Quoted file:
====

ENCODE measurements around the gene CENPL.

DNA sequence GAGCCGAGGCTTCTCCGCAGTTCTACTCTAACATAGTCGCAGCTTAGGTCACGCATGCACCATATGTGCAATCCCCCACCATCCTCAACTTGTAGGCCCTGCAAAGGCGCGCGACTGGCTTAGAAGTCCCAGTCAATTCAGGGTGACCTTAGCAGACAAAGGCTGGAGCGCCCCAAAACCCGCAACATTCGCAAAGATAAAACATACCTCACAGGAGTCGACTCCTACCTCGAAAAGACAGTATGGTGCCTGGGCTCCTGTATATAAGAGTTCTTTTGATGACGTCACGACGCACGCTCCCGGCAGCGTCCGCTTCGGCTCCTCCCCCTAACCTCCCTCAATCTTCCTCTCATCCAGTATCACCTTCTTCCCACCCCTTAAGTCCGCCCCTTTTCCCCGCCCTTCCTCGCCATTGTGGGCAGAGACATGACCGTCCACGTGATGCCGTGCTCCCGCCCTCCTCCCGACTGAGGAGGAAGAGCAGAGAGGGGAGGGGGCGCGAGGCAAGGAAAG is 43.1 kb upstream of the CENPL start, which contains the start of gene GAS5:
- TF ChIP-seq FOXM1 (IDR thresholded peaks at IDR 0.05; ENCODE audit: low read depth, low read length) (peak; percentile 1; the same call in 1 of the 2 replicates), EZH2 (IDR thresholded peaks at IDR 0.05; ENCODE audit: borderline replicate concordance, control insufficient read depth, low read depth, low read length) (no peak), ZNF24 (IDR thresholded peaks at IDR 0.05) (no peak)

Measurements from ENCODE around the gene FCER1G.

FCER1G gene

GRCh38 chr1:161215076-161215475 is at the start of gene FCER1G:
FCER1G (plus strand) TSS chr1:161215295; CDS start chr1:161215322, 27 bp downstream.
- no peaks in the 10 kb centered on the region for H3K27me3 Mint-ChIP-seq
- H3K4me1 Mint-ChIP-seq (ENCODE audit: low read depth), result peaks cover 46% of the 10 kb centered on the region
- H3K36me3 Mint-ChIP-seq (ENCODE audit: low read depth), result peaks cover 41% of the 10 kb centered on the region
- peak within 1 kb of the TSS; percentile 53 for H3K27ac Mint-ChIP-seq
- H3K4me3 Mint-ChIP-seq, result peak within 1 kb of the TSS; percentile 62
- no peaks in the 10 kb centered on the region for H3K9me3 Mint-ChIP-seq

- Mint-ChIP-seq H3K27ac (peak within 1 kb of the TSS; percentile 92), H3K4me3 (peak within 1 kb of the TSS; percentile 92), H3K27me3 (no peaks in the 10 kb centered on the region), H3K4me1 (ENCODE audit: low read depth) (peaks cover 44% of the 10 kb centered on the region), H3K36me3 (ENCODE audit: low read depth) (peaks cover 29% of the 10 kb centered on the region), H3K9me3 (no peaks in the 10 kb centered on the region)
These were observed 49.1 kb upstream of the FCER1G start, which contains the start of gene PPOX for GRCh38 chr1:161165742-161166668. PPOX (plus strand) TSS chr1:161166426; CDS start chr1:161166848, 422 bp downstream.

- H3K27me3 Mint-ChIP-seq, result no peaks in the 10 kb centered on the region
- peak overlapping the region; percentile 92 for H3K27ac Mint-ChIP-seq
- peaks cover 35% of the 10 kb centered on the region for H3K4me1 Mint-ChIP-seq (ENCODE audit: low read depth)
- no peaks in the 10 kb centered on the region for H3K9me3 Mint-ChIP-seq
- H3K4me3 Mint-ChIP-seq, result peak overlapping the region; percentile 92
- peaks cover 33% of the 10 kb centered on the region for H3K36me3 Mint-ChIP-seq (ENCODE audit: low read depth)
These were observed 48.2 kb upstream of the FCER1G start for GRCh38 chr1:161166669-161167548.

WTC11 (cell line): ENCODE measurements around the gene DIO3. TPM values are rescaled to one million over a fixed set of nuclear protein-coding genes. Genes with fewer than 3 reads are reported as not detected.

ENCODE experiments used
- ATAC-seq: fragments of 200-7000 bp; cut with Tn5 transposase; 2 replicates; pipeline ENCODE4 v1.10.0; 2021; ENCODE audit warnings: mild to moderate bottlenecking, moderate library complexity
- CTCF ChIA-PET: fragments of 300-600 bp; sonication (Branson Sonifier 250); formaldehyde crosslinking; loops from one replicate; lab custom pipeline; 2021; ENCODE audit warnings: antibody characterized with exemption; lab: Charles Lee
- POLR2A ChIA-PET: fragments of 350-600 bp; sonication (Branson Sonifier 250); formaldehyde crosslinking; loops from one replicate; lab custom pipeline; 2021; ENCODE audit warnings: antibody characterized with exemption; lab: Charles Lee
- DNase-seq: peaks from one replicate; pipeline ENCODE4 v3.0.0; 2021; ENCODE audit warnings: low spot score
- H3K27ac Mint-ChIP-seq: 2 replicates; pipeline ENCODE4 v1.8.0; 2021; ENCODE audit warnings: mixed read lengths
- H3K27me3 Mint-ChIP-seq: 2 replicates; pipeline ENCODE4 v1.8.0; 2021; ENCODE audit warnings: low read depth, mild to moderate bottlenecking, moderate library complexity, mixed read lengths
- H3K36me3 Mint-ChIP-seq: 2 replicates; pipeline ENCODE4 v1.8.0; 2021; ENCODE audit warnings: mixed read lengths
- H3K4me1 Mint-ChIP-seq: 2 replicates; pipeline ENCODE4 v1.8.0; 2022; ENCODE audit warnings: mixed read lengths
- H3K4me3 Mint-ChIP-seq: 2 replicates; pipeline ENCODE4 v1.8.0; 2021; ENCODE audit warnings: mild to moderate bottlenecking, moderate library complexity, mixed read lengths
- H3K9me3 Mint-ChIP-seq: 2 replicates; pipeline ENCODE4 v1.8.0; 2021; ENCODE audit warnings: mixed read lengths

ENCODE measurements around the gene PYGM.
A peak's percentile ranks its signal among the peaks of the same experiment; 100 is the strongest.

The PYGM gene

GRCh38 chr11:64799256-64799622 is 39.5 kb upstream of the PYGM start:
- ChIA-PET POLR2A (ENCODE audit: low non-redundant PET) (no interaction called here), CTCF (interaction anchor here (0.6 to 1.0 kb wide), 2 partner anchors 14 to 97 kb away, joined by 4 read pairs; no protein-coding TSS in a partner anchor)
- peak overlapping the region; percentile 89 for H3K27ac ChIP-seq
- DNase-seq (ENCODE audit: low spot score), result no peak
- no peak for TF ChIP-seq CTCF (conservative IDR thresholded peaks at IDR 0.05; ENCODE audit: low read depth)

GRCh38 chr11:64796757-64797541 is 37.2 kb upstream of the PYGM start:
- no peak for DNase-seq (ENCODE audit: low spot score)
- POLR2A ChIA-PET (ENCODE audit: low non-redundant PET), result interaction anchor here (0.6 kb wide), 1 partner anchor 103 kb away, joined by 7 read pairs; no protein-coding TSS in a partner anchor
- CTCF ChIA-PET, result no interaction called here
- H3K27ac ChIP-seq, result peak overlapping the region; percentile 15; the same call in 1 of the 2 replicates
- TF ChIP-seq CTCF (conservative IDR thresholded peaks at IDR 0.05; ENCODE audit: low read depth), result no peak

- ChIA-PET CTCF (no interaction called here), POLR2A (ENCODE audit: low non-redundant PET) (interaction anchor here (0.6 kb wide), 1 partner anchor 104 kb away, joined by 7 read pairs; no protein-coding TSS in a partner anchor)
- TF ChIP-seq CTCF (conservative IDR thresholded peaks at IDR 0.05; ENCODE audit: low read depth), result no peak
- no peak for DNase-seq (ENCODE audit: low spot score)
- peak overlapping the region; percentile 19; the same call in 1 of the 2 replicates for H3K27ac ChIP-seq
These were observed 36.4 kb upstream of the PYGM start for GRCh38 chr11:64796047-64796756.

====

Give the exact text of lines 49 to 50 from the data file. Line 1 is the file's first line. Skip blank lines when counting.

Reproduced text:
- ChIA-PET CTCF (no interaction called here), POLR2A (ENCODE audit: low non-redundant PET) (interaction anchor here (0.6 kb wide), 1 partner anchor 104 kb away, joined by 7 read pairs; no protein-coding TSS in a partner anchor)
- TF ChIP-seq CTCF (conservative IDR thresholded peaks at IDR 0.05; ENCODE audit: low read depth), result no peak